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Aaron Rodriguez explains how Russia’s invasion of Ukraine may impact Latin American trade

The beginning of the year has been marked in the international arena by the risk of a Russian invasion of Ukraine. This is added to other global problems that have been present since before, such as the COVID-19 pandemic. Aaron Rodriguez, an expert in international trade, explains what impacts the Latin Americans would have with the arrival of this unfortunate event on the world side.

This potential confrontation seems distant for Latin America. However, it is not, because, in reality, NATO’s eventual backing of Ukraine and the probable sanctions would generate impacts on global financial markets with severe implications for the fragile recovery of post-pandemic world activity. Diplomacy is working to prevent this from happening, but the situation is still highly uncertain.

“The eventual invasion would initially generate an increase in market volatility and a greater demand for safe assets, where typically dollar-denominated assets and precious metals such as gold tend to benefit, acting as a refuge for investors fleeing from stock markets and, in general, from riskier assets,” Rodriguez explains. “In the latter group are the currencies, stock markets, and bonds of economists with relatively weaker fundamentals.”

In other words, in such a scenario, we would see stock market crashes, currency depreciation, restrictions on access to credit, and higher risk premiums in the region, which would make the cost of financing even more expensive for governments, companies, and individuals. This scenario would be particularly complex for the most indebted countries.

But it is not only the financial markets that would be negatively affected but also global growth. This is because an invasion scenario would divert all attention and resources to the conflict, slowing global demand, and trade.

Certainly, the intensity and involvement of more or fewer nations in a potential conflict would mark the intensity of the effect it would have on economic growth. This would certainly be negative for Latin America because the region would see reduced external momentum in circumstances where many countries have not yet recovered the level of production they would have had without the pandemic.

For its part, the conflict occurs in circumstances in which the world is facing an escalation of inflation. In this regard, Russia’s role in global energy markets will put even more upward pressure on oil and natural gas prices, which will increase upward price pressures on these essential goods for activities such as transportation, industry and electricity generation, among others.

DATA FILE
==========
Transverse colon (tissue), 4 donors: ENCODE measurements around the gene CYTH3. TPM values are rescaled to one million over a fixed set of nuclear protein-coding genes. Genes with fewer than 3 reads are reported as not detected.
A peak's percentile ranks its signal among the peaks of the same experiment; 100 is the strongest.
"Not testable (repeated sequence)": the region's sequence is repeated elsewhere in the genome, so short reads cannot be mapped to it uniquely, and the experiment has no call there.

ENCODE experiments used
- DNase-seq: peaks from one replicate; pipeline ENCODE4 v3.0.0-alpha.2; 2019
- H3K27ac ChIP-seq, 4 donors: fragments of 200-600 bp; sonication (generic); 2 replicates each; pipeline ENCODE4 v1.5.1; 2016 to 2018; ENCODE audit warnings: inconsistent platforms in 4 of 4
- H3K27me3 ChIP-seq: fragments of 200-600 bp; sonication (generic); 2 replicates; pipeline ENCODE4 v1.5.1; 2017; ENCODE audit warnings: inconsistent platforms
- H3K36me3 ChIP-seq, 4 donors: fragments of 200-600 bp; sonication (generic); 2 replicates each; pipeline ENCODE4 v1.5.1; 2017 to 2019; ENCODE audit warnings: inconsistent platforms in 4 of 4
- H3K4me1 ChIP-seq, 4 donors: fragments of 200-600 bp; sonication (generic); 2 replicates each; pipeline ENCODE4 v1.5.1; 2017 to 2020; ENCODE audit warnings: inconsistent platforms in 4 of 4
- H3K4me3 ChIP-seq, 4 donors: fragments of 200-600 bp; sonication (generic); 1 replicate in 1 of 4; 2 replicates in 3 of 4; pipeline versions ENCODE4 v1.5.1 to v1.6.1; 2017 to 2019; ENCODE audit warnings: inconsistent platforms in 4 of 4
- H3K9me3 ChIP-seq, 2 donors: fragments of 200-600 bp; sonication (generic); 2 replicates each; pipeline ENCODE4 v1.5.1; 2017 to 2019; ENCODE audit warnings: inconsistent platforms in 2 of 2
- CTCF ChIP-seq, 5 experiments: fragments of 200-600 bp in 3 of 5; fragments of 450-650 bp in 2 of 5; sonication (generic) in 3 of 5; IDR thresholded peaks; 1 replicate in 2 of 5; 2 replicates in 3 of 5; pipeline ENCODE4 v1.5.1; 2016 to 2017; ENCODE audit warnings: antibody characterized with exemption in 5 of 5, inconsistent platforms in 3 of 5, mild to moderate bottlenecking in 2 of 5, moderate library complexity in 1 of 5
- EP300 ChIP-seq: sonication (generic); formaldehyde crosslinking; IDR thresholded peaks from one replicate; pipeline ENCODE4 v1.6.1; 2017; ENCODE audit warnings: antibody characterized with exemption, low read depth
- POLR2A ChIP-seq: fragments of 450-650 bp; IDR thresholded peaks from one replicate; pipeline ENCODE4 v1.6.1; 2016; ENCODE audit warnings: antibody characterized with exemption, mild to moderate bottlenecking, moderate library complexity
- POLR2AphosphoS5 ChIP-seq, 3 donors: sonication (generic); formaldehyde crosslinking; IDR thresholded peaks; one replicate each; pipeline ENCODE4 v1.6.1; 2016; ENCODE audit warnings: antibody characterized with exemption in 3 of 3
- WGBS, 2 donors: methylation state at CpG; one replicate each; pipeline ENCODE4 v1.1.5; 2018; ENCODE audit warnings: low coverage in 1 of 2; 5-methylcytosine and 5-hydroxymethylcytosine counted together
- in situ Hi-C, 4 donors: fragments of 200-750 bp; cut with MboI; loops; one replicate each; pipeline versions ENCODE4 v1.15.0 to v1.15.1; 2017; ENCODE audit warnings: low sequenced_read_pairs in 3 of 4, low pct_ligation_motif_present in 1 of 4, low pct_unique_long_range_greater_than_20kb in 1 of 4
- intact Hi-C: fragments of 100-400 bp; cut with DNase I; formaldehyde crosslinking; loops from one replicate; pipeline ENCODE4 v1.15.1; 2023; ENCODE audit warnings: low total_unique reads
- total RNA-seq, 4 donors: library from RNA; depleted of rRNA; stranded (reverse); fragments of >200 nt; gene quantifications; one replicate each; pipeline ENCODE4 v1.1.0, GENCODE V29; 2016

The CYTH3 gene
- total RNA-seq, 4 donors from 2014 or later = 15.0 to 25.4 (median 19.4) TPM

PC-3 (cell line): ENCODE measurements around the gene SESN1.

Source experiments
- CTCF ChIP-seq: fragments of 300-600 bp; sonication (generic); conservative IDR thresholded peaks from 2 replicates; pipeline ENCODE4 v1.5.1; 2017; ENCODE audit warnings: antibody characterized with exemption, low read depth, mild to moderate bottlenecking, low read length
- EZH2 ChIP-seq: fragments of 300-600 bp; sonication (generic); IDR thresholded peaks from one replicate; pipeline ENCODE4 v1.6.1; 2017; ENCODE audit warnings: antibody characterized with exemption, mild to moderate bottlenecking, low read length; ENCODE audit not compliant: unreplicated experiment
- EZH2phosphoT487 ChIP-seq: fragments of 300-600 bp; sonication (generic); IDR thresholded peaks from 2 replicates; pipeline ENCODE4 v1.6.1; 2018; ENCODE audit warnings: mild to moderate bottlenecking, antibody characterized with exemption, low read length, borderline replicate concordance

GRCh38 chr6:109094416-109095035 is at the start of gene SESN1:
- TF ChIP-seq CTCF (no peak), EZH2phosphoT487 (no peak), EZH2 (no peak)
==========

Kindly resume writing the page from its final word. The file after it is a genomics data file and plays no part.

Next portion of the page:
Rodriguez points out that “Russia is one of the world’s largest oil producers and has the largest natural gas reserves globally. Hence its strategic importance, especially for Europe, due to that continent’s high dependence on its gas supply, which is accentuated in the northern winter months. However, Latin America is also suffering the effects of fuel price hikes, with increases in local gasoline and gas prices.”

In addition, Russia is the world’s leading wheat exporter and Ukraine is also one of the world’s leading wheat producers. Beyond Argentina, which is also one of the main global grain producers, the countries in the region are net importers. Consequently, a conflict between these countries would also raise food prices further.

All in all, depending on the magnitude and duration of a potential conflict, the negative effect on global activity would eventually dominate and the episode would have recessionary and disinflationary effects in the medium term.

In the political sphere, Russia maintains a particular closeness with China, which for the time being has kept out of this conflict, but which could be reactivated in a scenario in which other world powers intervene in the conflict. In turn, Russia maintains ties with some countries in the region, such as Venezuela, Cuba and Argentina.

Based on that, Rodriguez explains that “an escalation of the conflict would also generate an increase in political divisions in Latin America that would do nothing to foster collaboration between countries in the region, as well as the exchange of goods, services, and knowledge.”

Some Latin American countries that export oil, gas, or grains, such as Brazil, Venezuela, Colombia, Ecuador, Bolivia, and Argentina, could experience some short-term positive effects on the value of their exports. But the truth is that a conflict such as the one that could be generated in the event of a Russian invasion of Ukraine does not benefit the region at all. On the contrary, with such a conflict and its potential financial, economic, and political effects, we all lose.

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